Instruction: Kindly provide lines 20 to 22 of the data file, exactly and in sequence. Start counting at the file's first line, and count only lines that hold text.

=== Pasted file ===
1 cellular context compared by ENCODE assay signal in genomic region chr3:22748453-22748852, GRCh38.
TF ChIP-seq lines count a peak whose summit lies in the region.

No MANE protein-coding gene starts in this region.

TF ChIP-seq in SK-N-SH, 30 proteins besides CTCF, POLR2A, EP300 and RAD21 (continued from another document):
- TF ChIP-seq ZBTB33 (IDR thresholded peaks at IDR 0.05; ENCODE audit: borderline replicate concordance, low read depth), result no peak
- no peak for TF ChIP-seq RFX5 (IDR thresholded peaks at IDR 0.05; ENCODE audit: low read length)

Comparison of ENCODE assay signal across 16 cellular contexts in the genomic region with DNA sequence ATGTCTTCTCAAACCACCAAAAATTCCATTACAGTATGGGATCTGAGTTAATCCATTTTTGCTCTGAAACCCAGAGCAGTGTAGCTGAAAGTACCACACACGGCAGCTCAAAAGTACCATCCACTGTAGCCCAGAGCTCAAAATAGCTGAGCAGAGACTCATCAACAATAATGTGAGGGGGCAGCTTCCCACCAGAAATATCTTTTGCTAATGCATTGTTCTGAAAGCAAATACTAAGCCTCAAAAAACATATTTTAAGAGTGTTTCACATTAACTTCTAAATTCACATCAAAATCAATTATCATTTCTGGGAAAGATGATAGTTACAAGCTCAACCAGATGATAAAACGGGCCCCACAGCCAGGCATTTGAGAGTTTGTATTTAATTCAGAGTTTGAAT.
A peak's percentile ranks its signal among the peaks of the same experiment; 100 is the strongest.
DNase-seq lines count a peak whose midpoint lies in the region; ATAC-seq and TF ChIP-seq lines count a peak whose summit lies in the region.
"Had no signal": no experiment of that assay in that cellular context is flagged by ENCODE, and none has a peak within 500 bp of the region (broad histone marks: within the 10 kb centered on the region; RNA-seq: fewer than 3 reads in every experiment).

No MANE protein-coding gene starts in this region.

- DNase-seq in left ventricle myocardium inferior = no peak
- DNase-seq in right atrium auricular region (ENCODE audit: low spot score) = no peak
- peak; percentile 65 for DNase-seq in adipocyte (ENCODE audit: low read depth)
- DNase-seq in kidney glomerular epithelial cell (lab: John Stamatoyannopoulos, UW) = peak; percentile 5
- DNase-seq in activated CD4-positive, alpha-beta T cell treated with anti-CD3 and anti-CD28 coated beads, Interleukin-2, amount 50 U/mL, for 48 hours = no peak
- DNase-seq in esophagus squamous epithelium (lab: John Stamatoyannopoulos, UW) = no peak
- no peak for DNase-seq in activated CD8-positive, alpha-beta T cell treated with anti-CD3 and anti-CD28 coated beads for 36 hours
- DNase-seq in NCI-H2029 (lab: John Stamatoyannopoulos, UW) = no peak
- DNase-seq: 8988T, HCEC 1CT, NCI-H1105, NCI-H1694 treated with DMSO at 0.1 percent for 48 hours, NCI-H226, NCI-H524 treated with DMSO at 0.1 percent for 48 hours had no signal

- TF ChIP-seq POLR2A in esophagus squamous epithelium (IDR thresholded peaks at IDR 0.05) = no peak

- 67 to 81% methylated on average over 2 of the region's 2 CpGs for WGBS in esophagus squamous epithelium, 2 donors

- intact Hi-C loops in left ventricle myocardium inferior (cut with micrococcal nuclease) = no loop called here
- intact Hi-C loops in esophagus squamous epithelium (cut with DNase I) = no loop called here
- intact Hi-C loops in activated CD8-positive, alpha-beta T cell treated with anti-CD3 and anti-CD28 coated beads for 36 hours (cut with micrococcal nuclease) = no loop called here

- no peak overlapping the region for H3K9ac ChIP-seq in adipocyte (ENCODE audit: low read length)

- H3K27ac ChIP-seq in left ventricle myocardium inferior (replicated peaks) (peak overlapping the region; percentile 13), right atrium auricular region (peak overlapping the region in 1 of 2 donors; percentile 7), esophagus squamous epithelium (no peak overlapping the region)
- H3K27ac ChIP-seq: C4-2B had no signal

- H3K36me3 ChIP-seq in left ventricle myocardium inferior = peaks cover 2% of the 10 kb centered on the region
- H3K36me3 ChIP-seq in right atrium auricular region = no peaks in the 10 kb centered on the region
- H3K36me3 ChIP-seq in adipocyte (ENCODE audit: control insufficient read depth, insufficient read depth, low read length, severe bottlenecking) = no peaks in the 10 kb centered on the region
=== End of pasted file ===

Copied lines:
- DNase-seq: 8988T, HCEC 1CT, NCI-H1105, NCI-H1694 treated with DMSO at 0.1 percent for 48 hours, NCI-H226, NCI-H524 treated with DMSO at 0.1 percent for 48 hours had no signal

- TF ChIP-seq POLR2A in esophagus squamous epithelium (IDR thresholded peaks at IDR 0.05) = no peak

- 67 to 81% methylated on average over 2 of the region's 2 CpGs for WGBS in esophagus squamous epithelium, 2 donors